Isle of Man's international package
On 1 January the Isle of Man took an important step towards becoming a key jurisdiction for international pension schemes. The Retirement Benefits Schemes (International Schemes) Regulations 2001 came into effect, creating a framework that enables IoM government- approved international retirement benefits schemes, catering for non-resident members or individuals, to be established on the island.
The latest act is part of a raft of instruments introduced by the government over the past 16 months to improve regulation of pensions, and applies to both occupational and personal retirement schemes. In October 2000 the Tynwald, the island’s parliament, passed the Retirement Benefits Schemes Act 2000 (RBSA 2000), legislation that established a broad pensions framework that applies to all schemes operating in or from the Isle of Man. As a further evolution, and in recognition that different considerations apply to domestic and international pensions markets, the Insurance & Pensions Authority (IPA) elected to develop market-specific legislation subordinate to RBSA 2000 by creating separate ‘international’ and ‘domestic’ regulations under the main act.
This approach enables both home and overseas markets to be catered for within the broad parameters of one overriding act, which is entirely consistent with the current ‘level playing field’ approach the island is adopting regarding new legislation.
“The intention is to pave the way for multinational employers, or individual workers undertaking overseas employment, to gain access to fully regulated offshore retirement benefit solutions. Unlike other offshore jurisdictions we are not necessarily looking towards a volume market involving small group schemes or personal pension. Rather we see the strength of our regulations being the ability for multinational companies and ultra high net worth individuals to tailor bespoke arrangements to suit various country specific, multi jurisdictional or personal circumstances,” says the IPA’s Michael Lightfoot.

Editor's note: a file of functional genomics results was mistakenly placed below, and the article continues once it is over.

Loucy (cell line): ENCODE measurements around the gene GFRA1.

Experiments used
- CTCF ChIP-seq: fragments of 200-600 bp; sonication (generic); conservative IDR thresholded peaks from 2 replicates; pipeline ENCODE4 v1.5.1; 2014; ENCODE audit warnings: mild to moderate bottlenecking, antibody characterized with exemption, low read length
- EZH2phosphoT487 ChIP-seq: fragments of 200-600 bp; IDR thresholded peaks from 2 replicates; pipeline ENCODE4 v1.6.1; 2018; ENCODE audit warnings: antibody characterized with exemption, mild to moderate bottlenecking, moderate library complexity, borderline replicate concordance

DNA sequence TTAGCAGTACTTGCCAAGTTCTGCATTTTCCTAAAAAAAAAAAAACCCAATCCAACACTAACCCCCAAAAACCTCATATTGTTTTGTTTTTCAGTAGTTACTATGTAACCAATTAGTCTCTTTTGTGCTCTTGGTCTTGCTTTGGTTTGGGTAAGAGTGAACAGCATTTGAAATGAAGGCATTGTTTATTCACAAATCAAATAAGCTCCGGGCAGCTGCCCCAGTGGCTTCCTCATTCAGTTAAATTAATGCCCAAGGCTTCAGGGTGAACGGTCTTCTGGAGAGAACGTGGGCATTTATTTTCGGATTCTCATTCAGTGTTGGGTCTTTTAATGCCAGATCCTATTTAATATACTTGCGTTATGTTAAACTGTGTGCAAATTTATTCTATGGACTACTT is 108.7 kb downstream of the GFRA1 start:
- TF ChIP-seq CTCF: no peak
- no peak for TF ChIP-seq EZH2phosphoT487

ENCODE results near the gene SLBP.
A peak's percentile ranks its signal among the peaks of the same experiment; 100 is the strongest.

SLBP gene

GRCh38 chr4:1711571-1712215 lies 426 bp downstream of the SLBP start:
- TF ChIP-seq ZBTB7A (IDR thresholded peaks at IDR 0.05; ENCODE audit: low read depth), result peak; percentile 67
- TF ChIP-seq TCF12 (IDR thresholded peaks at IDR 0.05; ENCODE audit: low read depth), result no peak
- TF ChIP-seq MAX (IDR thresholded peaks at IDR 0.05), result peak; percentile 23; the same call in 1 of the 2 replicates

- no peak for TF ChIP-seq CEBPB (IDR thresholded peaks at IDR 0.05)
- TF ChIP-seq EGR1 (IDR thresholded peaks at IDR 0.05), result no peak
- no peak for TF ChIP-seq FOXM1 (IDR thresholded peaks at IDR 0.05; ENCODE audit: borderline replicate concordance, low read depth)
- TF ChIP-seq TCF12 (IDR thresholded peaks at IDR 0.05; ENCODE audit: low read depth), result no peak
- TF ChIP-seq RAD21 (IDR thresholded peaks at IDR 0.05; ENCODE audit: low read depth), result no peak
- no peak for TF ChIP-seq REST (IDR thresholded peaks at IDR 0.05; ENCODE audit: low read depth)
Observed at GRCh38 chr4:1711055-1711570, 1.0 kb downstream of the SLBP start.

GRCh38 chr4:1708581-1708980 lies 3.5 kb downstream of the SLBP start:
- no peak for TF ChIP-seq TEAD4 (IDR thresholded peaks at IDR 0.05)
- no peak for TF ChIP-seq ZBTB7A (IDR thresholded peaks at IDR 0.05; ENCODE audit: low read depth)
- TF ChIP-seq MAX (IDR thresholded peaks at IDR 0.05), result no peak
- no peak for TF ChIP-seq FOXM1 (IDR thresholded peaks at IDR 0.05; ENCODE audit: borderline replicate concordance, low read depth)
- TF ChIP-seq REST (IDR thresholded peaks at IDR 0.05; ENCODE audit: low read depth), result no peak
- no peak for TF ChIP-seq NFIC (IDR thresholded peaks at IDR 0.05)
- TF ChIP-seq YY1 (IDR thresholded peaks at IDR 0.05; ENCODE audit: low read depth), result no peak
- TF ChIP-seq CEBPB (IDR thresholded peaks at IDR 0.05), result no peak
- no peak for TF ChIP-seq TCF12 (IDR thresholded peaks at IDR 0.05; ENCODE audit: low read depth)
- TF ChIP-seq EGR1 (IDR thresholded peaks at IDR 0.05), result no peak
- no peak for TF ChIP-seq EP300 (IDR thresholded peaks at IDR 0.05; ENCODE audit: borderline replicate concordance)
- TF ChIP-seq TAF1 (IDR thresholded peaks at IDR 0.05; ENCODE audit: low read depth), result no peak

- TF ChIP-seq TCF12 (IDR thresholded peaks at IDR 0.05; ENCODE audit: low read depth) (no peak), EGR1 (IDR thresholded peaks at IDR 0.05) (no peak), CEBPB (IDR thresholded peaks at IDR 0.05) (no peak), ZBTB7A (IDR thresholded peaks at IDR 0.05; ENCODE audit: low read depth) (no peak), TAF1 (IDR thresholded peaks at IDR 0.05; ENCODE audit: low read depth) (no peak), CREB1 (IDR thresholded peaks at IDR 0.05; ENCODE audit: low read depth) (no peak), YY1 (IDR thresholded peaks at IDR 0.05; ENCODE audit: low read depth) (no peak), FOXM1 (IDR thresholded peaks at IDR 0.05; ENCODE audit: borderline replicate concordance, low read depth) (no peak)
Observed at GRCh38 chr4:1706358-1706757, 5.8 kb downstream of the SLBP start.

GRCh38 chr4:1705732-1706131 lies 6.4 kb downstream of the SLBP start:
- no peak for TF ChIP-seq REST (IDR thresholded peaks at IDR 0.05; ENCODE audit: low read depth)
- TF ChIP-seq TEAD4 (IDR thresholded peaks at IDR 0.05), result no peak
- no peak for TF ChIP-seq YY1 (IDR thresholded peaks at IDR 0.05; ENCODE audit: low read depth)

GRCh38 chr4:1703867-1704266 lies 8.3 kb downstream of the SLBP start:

This is possible because of the flexible approach the authority has adopted. The overall objective is to provide suitable protection to members and beneficiaries of Isle of Man based schemes. Having established set rules on those approved to act in relation to international schemes the IPA has avoided being too prescriptive regarding the way in which schemes are constructed, or the precise format or dates at which benefits can be taken by members.
The authority set out to achieve two main objectives, says Lightfoot: “Firstly our overriding remit is to ensure that all schemes authorised by the authority provide suitable protection for members and their beneficiaries, and equally instill high standards of governance and administrative practice on those administering international schemes. Having achieved this, due to the fact that the island is focusing on a global market we have avoided setting ‘hard and fast’ rules regarding scheme parameters. Indeed we have not incorporated any rules or regulations in relation to the format in which benefits can be taken, or set fixed parameters regarding contribution limits or retirement dates. The reason for this is that it allows offshore schemes to be constructed in close synergy with the parameters required to comply with many home country tax laws, and facilitates the development of ‘flexi’ schemes that can be written to secure benefits for workers in a variety of jurisdictions.
“As a result we believe that we have achieved the correct balance between establishing appropriate regulatory controls, and providing the market with a large degree of flexibility to develop tailored solutions.”
Each IPA-authorised scheme, whether it is occupational or personal, will be required to seek individual authorisation from the authority. As a result, members and their beneficiaries receive the reassurance that all aspects of the scheme with which they are associated will have been thoroughly assessed by the IPA prior to inception. Furthermore, it is a prerequisite of authorisation that a scheme must have an independent trustee. Employer and member protection is further enhanced by virtue of the fact that within the authorisation process the authority also has to approve the administrators and trustees of a scheme. Further legislation on domestic pensions is expected later this year.